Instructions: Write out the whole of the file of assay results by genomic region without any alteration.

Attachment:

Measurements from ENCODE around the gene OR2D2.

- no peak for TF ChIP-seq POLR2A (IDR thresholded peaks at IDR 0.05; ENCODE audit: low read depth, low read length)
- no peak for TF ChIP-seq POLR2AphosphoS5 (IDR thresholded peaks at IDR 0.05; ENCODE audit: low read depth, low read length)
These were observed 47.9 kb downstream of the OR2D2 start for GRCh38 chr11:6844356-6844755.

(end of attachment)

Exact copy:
Measurements from ENCODE around the gene OR2D2.

- no peak for TF ChIP-seq POLR2A (IDR thresholded peaks at IDR 0.05; ENCODE audit: low read depth, low read length)
- no peak for TF ChIP-seq POLR2AphosphoS5 (IDR thresholded peaks at IDR 0.05; ENCODE audit: low read depth, low read length)
These were observed 47.9 kb downstream of the OR2D2 start for GRCh38 chr11:6844356-6844755.